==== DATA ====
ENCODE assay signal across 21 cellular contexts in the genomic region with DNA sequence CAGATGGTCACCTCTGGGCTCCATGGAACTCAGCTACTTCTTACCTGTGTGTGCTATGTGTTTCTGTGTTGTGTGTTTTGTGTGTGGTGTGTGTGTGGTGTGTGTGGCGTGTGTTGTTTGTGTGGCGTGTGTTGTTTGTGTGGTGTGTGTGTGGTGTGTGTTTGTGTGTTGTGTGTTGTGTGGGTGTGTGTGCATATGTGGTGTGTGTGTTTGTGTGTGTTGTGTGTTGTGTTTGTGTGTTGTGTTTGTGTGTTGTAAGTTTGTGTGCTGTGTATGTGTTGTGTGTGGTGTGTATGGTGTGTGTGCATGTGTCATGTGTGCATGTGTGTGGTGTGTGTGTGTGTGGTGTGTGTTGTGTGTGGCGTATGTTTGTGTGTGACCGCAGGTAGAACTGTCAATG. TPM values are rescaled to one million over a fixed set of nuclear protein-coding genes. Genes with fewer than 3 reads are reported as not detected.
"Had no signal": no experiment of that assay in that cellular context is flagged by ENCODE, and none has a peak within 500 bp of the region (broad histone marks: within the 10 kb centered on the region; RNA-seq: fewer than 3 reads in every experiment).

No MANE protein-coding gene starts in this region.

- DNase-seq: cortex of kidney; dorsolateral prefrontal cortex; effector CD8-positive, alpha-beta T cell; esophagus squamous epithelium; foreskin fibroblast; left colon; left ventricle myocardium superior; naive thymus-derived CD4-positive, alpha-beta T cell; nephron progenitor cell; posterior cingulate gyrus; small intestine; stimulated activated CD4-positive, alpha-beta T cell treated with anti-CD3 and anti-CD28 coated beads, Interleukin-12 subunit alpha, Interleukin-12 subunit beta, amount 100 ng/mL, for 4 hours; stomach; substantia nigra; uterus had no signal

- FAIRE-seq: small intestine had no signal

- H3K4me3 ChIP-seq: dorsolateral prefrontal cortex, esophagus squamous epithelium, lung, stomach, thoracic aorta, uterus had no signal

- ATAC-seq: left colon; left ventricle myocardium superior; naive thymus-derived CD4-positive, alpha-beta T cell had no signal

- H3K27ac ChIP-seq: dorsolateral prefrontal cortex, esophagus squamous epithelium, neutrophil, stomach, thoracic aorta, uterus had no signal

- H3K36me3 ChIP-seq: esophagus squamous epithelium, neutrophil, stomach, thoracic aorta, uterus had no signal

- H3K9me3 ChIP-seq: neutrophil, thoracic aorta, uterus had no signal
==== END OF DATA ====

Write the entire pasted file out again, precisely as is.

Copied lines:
ENCODE assay signal across 21 cellular contexts in the genomic region with DNA sequence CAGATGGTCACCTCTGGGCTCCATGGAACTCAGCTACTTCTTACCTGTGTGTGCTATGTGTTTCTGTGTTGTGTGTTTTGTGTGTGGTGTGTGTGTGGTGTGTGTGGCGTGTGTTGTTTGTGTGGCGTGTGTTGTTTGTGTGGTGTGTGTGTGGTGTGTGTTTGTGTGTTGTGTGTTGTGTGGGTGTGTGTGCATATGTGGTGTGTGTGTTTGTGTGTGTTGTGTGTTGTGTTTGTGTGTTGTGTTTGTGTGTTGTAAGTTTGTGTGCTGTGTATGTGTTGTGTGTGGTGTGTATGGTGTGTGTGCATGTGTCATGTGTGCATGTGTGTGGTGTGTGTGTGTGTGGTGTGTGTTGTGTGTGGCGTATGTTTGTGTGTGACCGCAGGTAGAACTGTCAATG. TPM values are rescaled to one million over a fixed set of nuclear protein-coding genes. Genes with fewer than 3 reads are reported as not detected.
"Had no signal": no experiment of that assay in that cellular context is flagged by ENCODE, and none has a peak within 500 bp of the region (broad histone marks: within the 10 kb centered on the region; RNA-seq: fewer than 3 reads in every experiment).

No MANE protein-coding gene starts in this region.

- DNase-seq: cortex of kidney; dorsolateral prefrontal cortex; effector CD8-positive, alpha-beta T cell; esophagus squamous epithelium; foreskin fibroblast; left colon; left ventricle myocardium superior; naive thymus-derived CD4-positive, alpha-beta T cell; nephron progenitor cell; posterior cingulate gyrus; small intestine; stimulated activated CD4-positive, alpha-beta T cell treated with anti-CD3 and anti-CD28 coated beads, Interleukin-12 subunit alpha, Interleukin-12 subunit beta, amount 100 ng/mL, for 4 hours; stomach; substantia nigra; uterus had no signal

- FAIRE-seq: small intestine had no signal

- H3K4me3 ChIP-seq: dorsolateral prefrontal cortex, esophagus squamous epithelium, lung, stomach, thoracic aorta, uterus had no signal

- ATAC-seq: left colon; left ventricle myocardium superior; naive thymus-derived CD4-positive, alpha-beta T cell had no signal

- H3K27ac ChIP-seq: dorsolateral prefrontal cortex, esophagus squamous epithelium, neutrophil, stomach, thoracic aorta, uterus had no signal

- H3K36me3 ChIP-seq: esophagus squamous epithelium, neutrophil, stomach, thoracic aorta, uterus had no signal

- H3K9me3 ChIP-seq: neutrophil, thoracic aorta, uterus had no signal